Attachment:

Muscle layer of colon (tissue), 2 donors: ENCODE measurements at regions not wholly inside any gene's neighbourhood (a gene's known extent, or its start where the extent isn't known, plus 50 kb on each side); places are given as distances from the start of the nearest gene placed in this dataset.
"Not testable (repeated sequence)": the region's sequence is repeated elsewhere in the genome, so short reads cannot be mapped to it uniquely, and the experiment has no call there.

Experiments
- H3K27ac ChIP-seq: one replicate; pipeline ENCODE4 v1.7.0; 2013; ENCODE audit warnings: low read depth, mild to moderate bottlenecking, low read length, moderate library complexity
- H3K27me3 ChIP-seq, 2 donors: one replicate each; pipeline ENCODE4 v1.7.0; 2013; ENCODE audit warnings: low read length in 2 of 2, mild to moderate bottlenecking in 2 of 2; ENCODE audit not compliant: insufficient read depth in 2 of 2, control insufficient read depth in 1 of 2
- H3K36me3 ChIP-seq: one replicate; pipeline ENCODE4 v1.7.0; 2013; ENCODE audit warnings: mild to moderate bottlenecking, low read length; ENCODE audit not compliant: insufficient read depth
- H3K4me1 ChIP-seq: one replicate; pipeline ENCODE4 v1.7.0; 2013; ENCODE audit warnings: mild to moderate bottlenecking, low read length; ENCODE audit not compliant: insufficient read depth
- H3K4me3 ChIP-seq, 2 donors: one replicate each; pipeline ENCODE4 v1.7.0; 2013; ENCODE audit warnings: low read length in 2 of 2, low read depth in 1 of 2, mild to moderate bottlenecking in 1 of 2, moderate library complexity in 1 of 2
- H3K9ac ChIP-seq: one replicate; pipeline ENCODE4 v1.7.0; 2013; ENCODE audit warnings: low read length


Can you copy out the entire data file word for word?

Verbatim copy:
Muscle layer of colon (tissue), 2 donors: ENCODE measurements at regions not wholly inside any gene's neighbourhood (a gene's known extent, or its start where the extent isn't known, plus 50 kb on each side); places are given as distances from the start of the nearest gene placed in this dataset.
"Not testable (repeated sequence)": the region's sequence is repeated elsewhere in the genome, so short reads cannot be mapped to it uniquely, and the experiment has no call there.

Experiments
- H3K27ac ChIP-seq: one replicate; pipeline ENCODE4 v1.7.0; 2013; ENCODE audit warnings: low read depth, mild to moderate bottlenecking, low read length, moderate library complexity
- H3K27me3 ChIP-seq, 2 donors: one replicate each; pipeline ENCODE4 v1.7.0; 2013; ENCODE audit warnings: low read length in 2 of 2, mild to moderate bottlenecking in 2 of 2; ENCODE audit not compliant: insufficient read depth in 2 of 2, control insufficient read depth in 1 of 2
- H3K36me3 ChIP-seq: one replicate; pipeline ENCODE4 v1.7.0; 2013; ENCODE audit warnings: mild to moderate bottlenecking, low read length; ENCODE audit not compliant: insufficient read depth
- H3K4me1 ChIP-seq: one replicate; pipeline ENCODE4 v1.7.0; 2013; ENCODE audit warnings: mild to moderate bottlenecking, low read length; ENCODE audit not compliant: insufficient read depth
- H3K4me3 ChIP-seq, 2 donors: one replicate each; pipeline ENCODE4 v1.7.0; 2013; ENCODE audit warnings: low read length in 2 of 2, low read depth in 1 of 2, mild to moderate bottlenecking in 1 of 2, moderate library complexity in 1 of 2
- H3K9ac ChIP-seq: one replicate; pipeline ENCODE4 v1.7.0; 2013; ENCODE audit warnings: low read length